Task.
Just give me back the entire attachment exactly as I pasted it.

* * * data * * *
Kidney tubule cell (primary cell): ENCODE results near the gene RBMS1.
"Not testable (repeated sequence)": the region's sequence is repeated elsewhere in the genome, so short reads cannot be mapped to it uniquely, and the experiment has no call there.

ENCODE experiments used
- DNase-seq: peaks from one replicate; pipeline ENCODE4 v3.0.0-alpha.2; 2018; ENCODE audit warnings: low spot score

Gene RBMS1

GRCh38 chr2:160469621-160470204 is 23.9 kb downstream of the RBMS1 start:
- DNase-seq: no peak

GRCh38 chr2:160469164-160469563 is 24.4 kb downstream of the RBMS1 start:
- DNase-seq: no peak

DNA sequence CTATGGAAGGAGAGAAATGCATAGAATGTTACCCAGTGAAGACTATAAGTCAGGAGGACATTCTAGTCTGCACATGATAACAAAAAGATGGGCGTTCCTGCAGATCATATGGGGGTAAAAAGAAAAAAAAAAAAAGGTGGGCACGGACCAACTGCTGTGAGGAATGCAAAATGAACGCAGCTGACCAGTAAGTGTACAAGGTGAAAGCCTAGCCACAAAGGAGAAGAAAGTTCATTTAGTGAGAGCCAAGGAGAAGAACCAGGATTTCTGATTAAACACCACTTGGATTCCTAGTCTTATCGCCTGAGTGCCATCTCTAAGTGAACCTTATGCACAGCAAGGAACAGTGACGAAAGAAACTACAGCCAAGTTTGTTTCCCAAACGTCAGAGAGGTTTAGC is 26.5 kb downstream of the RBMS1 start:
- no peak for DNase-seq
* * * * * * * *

Kidney tubule cell (primary cell): ENCODE results near the gene RBMS1.
"Not testable (repeated sequence)": the region's sequence is repeated elsewhere in the genome, so short reads cannot be mapped to it uniquely, and the experiment has no call there.

ENCODE experiments used
- DNase-seq: peaks from one replicate; pipeline ENCODE4 v3.0.0-alpha.2; 2018; ENCODE audit warnings: low spot score

Gene RBMS1

GRCh38 chr2:160469621-160470204 is 23.9 kb downstream of the RBMS1 start:
- DNase-seq: no peak

GRCh38 chr2:160469164-160469563 is 24.4 kb downstream of the RBMS1 start:
- DNase-seq: no peak

DNA sequence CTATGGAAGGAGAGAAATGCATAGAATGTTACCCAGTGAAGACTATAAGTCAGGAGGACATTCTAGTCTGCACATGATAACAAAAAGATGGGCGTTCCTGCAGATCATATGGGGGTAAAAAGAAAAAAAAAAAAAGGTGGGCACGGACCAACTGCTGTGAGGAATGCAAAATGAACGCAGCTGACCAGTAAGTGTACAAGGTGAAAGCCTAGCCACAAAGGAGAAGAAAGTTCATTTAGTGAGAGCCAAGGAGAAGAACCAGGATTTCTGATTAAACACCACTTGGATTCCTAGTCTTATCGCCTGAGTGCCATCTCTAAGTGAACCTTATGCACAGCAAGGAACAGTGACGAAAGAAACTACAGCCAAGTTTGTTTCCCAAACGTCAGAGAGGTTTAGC is 26.5 kb downstream of the RBMS1 start:
- no peak for DNase-seq